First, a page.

Churches of Christ in Australia
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The Churches of Christ in Australia is a Christian movement in Australia. It is part of the Restoration Movement with historical influences from the United States of America and the United Kingdom.
The Churches of Christ in Australia are made up of State Conferences which are an association of independent churches who choose to relate at a state and national level. Within this conference structure, individual churches are largely autonomous and operate on a congregational and democratic form of government. Leadership varies in local churches and where there are ministers or pastor they may or may not be formally ordained. Lay people usually play an important part in the worship, mission, governance and management of the church.
Key features of the church's worship are the weekly celebration of the Lord's Supper presided over by a lay person and believer's baptism. The denomination claims to "concentrate on the essential aspects of the Christian faith, allowing for a diversity of understanding with non-essentials." It is active in community services and supporting Christian unity, although this emphasis was stronger historically.
Churches of Christ is one of the smaller denominations by affiliation in Australia, and it has been shrinking. The 2001 Census showed 61,335 identifying, falling to 49,687 in the 2011 Census, which represents 0.2% of the population. This is compared with 61.1% of Australians who indicated religious affiliation with any Christian denomination. The National Church Life Survey 2001 showed that Churches of Christ had the highest attendance-to-affiliation percentage. The survey showed a regular estimated attendance of 45,100 (74%). Current attendance levels are not known.
Worship and devotion
Ministry and mission
National cooperative ministries (which are called 'National Agencies') include Global Mission Partners (formerly the Australian Churches of Christ Overseas Mission Board), the Stirling Theological College, the Australian Churches of Christ Indigenous Ministries, the Defence Force Chaplains Committee, Youth Vision Australia and the National Media and Communications Department.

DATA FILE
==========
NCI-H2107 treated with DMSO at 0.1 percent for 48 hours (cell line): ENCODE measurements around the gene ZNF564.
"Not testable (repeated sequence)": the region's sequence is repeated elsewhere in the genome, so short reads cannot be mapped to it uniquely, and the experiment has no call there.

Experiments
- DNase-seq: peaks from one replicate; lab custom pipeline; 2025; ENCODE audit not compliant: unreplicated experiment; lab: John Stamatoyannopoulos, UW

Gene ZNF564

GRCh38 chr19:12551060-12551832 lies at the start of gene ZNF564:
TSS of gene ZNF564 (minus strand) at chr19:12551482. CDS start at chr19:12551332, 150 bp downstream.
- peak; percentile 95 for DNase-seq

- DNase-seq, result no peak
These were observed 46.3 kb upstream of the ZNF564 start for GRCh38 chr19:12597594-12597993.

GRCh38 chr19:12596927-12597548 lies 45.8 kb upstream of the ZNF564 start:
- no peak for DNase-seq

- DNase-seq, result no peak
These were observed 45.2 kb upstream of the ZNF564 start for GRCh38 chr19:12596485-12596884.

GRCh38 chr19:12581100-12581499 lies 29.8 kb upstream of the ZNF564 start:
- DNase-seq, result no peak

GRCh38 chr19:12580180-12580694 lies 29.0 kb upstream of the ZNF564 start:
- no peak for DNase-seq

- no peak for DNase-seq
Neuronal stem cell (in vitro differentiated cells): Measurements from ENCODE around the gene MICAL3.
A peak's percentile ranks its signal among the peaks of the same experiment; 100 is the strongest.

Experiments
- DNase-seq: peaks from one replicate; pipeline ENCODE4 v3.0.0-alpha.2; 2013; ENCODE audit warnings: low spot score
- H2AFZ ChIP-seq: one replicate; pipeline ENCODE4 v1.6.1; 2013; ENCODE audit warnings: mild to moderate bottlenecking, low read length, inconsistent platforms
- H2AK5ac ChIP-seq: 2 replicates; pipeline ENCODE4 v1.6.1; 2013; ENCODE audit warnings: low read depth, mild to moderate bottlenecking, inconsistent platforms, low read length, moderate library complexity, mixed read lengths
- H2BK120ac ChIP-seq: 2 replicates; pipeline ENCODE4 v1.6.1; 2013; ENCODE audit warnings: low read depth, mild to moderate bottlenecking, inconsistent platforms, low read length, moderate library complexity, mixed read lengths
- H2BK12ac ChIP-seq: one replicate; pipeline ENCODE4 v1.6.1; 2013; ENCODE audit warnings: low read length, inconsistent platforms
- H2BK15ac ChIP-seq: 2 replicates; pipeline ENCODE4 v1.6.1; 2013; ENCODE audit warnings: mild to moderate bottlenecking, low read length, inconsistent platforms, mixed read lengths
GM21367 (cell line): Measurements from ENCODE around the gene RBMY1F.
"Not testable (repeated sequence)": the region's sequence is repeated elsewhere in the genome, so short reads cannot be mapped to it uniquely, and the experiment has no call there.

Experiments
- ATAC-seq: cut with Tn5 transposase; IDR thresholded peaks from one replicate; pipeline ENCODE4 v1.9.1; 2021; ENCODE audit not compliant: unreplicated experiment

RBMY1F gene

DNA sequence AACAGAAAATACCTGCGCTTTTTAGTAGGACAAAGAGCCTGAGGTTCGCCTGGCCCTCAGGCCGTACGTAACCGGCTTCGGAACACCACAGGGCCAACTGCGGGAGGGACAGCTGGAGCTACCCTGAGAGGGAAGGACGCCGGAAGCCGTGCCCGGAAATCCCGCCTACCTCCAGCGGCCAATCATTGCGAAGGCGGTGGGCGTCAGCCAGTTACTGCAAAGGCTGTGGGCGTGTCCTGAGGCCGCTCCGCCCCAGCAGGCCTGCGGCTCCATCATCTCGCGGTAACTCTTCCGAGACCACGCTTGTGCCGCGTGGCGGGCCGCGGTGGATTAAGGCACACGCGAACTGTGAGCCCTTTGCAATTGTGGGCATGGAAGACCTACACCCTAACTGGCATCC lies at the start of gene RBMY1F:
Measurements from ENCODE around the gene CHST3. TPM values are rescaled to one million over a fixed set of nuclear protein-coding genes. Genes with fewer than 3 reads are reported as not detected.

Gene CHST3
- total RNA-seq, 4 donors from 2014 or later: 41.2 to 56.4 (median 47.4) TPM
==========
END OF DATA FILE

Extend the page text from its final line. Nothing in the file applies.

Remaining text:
Theology and values
The denomination claims to "concentrate on the essential aspects of the Christian faith, allowing for a diversity of understanding with non-essentials."
Theological education and formation occurs at the:
- Stirling College, located in Mulgrave in South-East Melbourne, is the group's national theological college. Its courses are accredited by the MCD University of Divinity. Stirling was formerly known as the Churches of Christ Theological College and before that the College of the Bible, and was located at Glen Iris before the Monash Freeway was constructed over where it stood. The college celebrated its centenary in 2007.
- Australian College of Ministries is a joint venture between New South Wales and Queensland Churches of Christ Conferences, and provides training in New South Wales, Queensland, South Australia, Tasmania, Victoria, Western Australia and in England. Its courses are taught as part of the Sydney College of Divinity, with accreditation provided through state education departments.
Ordination, which is bestowed by the State Conferences, is open to both men and women.
History and heritage
It is part of the Restoration Movement with historical influences from the United States of America and the United Kingdom. The Churches of Christ in Australia are more similar to the Christian Church in the United States (most Churches of Christ in the United States sing a capella, whereas most Churches of Christ in Australia use musical instruments, as does the Christian Church in the United States).
There is a Federal Historical Society.
A small group met in Albion, Brisbane in 1871, however it was not until 1 August 1882 that C.M. Fischer and T Geraghty established the first Church of Christ in Queensland at the Zillman Waterholes (now Zillmere, Queensland ). The Ann Street Church of Christ was established in 1883  and moved into its present building in Brisbane's CBD in 1898.
The Churches of Christ Provident Fund was established to support paid ministers. Most of its role has been handed over to the non-denominational Christian Super fund.
- MCD University of Divinity
- National Council of Churches in Australia
- Sydney College of Divinity
- World Convention of Churches of Christ
- Haigh, George (1983). 100 Years Venturing in Faith. Brisbane: E K Williams Pty Ltd. p. 9. ISBN 0-909116-38-5.
- A century of witness, 1883-1983 / by Norman Watson
- Brisbane Travel Guide
- "H. R. Taylor's History of Churches of Christ in South Australia, 1846-1959". Retrieved 2012-06-11.
- Global Mission Partners
- Youth Vision Australia
- National Youth Ministry Convention
- The Australian Christian
- National Church Life Survey